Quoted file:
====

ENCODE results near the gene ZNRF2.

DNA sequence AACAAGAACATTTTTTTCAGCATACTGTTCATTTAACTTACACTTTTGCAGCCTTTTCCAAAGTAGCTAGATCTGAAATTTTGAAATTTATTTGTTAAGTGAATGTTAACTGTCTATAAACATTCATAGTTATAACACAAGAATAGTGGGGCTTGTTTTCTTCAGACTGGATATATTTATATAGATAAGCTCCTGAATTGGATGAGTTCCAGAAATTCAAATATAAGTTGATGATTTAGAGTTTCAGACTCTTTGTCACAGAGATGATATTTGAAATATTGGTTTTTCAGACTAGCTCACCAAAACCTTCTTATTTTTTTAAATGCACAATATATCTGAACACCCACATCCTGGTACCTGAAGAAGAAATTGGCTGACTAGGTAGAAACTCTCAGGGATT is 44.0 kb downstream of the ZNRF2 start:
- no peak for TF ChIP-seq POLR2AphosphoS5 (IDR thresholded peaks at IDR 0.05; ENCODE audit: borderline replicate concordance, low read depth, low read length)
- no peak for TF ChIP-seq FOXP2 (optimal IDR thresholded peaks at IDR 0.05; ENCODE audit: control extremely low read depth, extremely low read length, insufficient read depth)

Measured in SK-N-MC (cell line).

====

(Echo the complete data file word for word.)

ENCODE results near the gene ZNRF2.

DNA sequence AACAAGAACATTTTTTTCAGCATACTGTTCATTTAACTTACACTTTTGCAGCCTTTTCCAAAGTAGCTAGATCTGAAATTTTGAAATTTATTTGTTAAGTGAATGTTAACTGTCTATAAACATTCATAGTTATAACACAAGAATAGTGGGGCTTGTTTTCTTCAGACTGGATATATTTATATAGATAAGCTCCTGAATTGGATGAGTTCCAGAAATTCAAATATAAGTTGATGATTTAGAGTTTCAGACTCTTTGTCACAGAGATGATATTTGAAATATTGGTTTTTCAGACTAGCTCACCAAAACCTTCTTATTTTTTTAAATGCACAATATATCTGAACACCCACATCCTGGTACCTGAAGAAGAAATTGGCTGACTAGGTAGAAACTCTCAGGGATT is 44.0 kb downstream of the ZNRF2 start:
- no peak for TF ChIP-seq POLR2AphosphoS5 (IDR thresholded peaks at IDR 0.05; ENCODE audit: borderline replicate concordance, low read depth, low read length)
- no peak for TF ChIP-seq FOXP2 (optimal IDR thresholded peaks at IDR 0.05; ENCODE audit: control extremely low read depth, extremely low read length, insufficient read depth)

Measured in SK-N-MC (cell line).